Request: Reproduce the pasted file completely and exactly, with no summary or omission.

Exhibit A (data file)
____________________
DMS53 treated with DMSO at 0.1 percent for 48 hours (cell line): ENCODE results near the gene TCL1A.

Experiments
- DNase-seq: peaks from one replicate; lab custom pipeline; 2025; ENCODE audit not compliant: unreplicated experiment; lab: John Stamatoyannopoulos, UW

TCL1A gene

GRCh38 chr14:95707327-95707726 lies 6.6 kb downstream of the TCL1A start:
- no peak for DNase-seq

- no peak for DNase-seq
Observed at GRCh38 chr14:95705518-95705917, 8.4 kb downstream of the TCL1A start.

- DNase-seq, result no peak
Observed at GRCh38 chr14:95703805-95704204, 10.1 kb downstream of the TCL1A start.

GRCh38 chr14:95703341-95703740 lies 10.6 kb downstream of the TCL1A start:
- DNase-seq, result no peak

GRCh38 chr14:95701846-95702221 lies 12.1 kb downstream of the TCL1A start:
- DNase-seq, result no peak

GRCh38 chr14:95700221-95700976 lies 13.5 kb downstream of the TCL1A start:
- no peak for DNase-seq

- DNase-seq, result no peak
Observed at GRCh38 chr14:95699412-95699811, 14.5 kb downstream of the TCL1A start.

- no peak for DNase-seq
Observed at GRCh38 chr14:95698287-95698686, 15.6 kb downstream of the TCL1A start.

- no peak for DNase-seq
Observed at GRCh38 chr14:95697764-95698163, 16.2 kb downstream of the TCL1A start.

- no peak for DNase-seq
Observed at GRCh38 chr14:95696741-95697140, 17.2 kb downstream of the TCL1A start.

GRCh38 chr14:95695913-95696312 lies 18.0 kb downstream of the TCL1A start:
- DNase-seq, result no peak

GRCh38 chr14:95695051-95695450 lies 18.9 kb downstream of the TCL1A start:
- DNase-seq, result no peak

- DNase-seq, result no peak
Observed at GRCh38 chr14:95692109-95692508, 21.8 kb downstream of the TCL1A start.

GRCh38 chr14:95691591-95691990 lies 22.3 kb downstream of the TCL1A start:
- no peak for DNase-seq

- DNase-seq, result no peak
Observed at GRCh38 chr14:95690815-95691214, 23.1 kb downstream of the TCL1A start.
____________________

DMS53 treated with DMSO at 0.1 percent for 48 hours (cell line): ENCODE results near the gene TCL1A.

Experiments
- DNase-seq: peaks from one replicate; lab custom pipeline; 2025; ENCODE audit not compliant: unreplicated experiment; lab: John Stamatoyannopoulos, UW

TCL1A gene

GRCh38 chr14:95707327-95707726 lies 6.6 kb downstream of the TCL1A start:
- no peak for DNase-seq

- no peak for DNase-seq
Observed at GRCh38 chr14:95705518-95705917, 8.4 kb downstream of the TCL1A start.

- DNase-seq, result no peak
Observed at GRCh38 chr14:95703805-95704204, 10.1 kb downstream of the TCL1A start.

GRCh38 chr14:95703341-95703740 lies 10.6 kb downstream of the TCL1A start:
- DNase-seq, result no peak

GRCh38 chr14:95701846-95702221 lies 12.1 kb downstream of the TCL1A start:
- DNase-seq, result no peak

GRCh38 chr14:95700221-95700976 lies 13.5 kb downstream of the TCL1A start:
- no peak for DNase-seq

- DNase-seq, result no peak
Observed at GRCh38 chr14:95699412-95699811, 14.5 kb downstream of the TCL1A start.

- no peak for DNase-seq
Observed at GRCh38 chr14:95698287-95698686, 15.6 kb downstream of the TCL1A start.

- no peak for DNase-seq
Observed at GRCh38 chr14:95697764-95698163, 16.2 kb downstream of the TCL1A start.

- no peak for DNase-seq
Observed at GRCh38 chr14:95696741-95697140, 17.2 kb downstream of the TCL1A start.

GRCh38 chr14:95695913-95696312 lies 18.0 kb downstream of the TCL1A start:
- DNase-seq, result no peak

GRCh38 chr14:95695051-95695450 lies 18.9 kb downstream of the TCL1A start:
- DNase-seq, result no peak

- DNase-seq, result no peak
Observed at GRCh38 chr14:95692109-95692508, 21.8 kb downstream of the TCL1A start.

GRCh38 chr14:95691591-95691990 lies 22.3 kb downstream of the TCL1A start:
- no peak for DNase-seq

- DNase-seq, result no peak
Observed at GRCh38 chr14:95690815-95691214, 23.1 kb downstream of the TCL1A start.